Europe is being urged to act ‘immediately’ in the face of a bleak economic outlook.


Europe is being urged to act ‘immediately’ in the face of a bleak economic outlook.

The European Union’s health agency called on member states to “immediately” implement measures to combat the rising number of Covid-19 cases on Wednesday, a day after the WHO Europe warned that 700,000 more people could die on the continent this winter.

According to AFP’s tally, Europe is by far the region now worst struck by the virus, with over 2.5 million infections and nearly 30,000 deaths reported in the last week.

The practice is growing, especially in nations where immunization rates are low.

Sluggish vaccination uptake in several countries, the highly contagious Delta form, colder weather forcing people indoors again, and the loosening of restrictions have all been blamed for Europe’s return to the pandemic’s epicentre.

Furthermore, evidence is mounting that vaccine-induced immunity to infection and mild disease is eroding, prompting requests for booster shots.

Some European countries have already imposed severe controls, while others are on the verge of doing so, prompting demonstrations from individuals who have grown tired of having their lives curtailed during the past year and a half.

The European branch of the World Health Organization warned on Tuesday that Covid-19 might kill up to 700,000 more people in Europe and Central Asia by March 2022, on top of the 1.5 million who have already died.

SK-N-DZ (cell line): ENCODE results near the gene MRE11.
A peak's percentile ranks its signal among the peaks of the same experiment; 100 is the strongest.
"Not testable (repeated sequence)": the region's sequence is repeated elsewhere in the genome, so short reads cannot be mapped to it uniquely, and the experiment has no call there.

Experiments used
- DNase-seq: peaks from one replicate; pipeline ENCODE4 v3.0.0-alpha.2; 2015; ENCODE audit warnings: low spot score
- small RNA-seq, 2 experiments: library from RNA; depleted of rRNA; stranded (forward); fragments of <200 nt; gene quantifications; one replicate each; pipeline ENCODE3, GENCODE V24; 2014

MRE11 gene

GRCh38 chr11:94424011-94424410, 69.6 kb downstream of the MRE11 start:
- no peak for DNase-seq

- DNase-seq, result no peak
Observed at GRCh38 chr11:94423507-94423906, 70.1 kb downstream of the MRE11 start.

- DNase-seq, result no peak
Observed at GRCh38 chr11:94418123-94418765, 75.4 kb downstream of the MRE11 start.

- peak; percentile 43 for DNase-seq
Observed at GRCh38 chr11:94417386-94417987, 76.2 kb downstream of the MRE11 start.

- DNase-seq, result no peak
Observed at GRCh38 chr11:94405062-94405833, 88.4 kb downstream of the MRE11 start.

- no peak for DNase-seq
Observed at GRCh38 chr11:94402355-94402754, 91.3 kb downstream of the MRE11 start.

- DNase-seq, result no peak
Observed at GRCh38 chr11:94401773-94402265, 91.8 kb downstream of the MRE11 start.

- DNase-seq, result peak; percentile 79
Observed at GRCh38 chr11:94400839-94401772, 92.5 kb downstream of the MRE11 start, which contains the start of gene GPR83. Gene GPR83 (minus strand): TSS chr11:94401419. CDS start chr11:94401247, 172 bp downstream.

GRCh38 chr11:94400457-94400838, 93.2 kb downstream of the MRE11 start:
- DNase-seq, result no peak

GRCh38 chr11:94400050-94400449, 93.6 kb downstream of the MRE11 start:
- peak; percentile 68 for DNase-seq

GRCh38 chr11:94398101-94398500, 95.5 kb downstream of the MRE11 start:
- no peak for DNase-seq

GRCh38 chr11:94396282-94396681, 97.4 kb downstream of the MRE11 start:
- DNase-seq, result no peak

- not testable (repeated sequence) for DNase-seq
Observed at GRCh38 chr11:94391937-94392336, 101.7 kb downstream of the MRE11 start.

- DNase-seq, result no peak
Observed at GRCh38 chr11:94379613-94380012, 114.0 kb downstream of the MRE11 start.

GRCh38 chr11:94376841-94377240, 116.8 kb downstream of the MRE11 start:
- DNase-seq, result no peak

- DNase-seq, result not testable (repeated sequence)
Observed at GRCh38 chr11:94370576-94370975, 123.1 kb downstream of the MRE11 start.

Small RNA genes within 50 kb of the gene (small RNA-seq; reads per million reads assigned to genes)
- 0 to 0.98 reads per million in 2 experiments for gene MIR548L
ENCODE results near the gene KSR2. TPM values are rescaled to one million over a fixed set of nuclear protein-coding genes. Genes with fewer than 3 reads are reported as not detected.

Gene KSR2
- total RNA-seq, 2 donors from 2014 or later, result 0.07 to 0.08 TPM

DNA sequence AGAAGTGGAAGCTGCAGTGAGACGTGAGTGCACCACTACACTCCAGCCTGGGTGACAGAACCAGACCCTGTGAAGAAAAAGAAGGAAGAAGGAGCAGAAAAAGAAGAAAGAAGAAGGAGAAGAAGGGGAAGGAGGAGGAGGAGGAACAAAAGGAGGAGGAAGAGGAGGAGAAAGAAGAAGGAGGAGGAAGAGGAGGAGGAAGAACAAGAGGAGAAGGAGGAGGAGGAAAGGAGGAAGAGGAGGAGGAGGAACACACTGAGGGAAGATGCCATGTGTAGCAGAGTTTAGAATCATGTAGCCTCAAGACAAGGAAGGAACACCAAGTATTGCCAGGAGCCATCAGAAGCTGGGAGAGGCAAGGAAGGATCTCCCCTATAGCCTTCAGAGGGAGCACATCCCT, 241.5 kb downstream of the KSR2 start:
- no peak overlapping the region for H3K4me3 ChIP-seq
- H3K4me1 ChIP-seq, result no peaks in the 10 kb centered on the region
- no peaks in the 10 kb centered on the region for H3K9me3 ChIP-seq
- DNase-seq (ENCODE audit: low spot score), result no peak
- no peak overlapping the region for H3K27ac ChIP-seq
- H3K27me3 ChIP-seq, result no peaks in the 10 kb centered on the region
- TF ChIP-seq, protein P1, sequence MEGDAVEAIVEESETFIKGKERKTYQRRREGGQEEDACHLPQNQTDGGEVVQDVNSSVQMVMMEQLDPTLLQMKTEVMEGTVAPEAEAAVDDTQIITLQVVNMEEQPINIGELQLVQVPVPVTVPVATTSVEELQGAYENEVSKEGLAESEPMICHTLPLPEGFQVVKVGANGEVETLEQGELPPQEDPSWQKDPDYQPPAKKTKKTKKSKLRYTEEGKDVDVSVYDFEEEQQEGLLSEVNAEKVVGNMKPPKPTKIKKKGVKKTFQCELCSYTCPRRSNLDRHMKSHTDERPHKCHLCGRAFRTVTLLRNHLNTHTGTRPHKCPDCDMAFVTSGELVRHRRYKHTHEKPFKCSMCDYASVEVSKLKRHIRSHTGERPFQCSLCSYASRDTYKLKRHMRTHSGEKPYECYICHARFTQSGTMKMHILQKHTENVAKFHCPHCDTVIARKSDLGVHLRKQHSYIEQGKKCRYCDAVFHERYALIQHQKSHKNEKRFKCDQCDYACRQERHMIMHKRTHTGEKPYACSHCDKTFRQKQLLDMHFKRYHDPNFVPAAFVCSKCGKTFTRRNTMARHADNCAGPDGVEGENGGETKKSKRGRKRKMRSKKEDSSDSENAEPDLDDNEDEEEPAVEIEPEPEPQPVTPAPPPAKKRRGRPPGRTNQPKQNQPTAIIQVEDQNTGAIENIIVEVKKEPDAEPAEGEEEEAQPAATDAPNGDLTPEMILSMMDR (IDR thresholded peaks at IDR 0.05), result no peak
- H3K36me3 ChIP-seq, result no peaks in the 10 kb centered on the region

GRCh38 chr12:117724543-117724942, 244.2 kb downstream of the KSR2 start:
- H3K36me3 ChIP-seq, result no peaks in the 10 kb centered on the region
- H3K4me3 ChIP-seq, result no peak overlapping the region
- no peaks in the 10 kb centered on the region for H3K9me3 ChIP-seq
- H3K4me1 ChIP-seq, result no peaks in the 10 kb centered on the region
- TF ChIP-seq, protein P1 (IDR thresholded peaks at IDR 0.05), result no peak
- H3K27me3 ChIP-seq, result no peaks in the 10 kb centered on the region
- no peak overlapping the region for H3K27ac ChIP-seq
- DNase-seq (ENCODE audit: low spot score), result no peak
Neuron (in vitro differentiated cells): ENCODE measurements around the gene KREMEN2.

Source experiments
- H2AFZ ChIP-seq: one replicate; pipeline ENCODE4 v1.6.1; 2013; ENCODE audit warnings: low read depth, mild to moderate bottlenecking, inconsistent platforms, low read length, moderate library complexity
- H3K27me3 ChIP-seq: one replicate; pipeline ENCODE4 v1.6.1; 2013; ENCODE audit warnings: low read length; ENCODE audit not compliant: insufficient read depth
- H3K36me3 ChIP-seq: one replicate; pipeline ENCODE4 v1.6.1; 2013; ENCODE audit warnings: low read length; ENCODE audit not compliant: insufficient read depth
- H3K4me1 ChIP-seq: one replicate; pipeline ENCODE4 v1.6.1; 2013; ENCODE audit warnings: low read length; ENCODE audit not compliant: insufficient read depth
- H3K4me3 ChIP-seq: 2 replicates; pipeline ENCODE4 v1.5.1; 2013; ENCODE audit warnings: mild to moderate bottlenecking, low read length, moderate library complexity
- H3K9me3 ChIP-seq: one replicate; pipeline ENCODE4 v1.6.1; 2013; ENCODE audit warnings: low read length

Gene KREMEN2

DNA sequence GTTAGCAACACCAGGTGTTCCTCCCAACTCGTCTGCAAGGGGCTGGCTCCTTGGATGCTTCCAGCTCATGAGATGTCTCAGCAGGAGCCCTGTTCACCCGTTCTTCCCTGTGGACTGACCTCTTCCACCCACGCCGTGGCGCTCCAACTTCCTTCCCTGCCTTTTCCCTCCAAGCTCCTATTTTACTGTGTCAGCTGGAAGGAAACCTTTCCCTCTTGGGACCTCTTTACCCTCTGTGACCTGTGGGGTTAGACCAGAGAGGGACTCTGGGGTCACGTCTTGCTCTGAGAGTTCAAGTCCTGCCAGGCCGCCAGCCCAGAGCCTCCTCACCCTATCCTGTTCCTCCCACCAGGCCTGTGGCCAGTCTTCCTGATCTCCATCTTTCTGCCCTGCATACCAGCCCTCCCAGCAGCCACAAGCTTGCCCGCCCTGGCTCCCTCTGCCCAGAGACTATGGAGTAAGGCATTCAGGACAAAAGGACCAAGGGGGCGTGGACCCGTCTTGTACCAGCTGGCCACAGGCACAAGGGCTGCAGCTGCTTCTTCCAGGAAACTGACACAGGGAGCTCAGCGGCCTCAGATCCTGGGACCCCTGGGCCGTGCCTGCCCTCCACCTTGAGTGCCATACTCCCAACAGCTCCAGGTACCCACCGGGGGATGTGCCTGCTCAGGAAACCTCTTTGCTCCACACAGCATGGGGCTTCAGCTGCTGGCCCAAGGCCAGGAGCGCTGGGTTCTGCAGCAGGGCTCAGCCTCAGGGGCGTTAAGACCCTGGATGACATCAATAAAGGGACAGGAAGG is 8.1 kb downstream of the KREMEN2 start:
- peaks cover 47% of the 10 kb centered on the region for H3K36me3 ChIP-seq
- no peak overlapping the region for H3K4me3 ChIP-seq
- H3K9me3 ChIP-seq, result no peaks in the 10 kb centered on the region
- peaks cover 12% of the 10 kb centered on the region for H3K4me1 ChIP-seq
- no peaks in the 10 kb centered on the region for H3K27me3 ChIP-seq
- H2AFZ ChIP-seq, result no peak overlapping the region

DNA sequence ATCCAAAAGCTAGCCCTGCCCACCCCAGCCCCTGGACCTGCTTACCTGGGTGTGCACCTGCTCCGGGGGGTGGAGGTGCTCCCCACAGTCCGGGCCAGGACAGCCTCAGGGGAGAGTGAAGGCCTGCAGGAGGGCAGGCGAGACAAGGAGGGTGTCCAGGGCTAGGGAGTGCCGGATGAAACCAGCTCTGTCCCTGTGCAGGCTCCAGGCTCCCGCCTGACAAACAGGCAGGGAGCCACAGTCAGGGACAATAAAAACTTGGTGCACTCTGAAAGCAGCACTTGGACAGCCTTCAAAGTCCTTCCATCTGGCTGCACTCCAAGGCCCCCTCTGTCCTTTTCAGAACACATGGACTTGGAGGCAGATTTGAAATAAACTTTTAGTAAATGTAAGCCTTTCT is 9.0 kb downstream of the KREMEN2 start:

Intensive care units (ICUs) in 49 of the 53 nations that make up the WHO’s European area are projected to experience “high or extreme stress” this winter, according to the WHO.

On Wednesday, the European Centre for Disease Prevention and Control (ECDC) said its modeling forecast an equally bleak conclusion unless “rapid” actions were implemented.

“The potential burden of disease from the Delta variant in the EU/EEA will be quite high in December and January unless public health actions are implemented immediately in conjunction with sustained efforts to enhance vaccine uptake in the overall population,” it warned in a statement.

In the EU and the European Economic Area (Norway, Liechtenstein, and Iceland), only about 70% of the population has been properly vaccinated.

“This creates a big vaccination gap that will be difficult to close quickly, allowing the virus to spread,” the ECDC stated.

“We must work promptly on narrowing this immunity gap, providing booster doses to all adults, and reintroducing non-pharmaceutical methods,” said ECDC head Andrea Ammon.

In the EU as a whole, 67.7% of the population is completely vaccinated, yet vaccination rates vary greatly from country to country.

Bulgarians are only 24.2 percent fully vaccinated, compared to 86.7 percent in Portugal.

All adults over the age of 12 should have Covid booster shots, according to Ammon. The Washington Newsday Brief News is a daily newspaper published in Washington, D.C.


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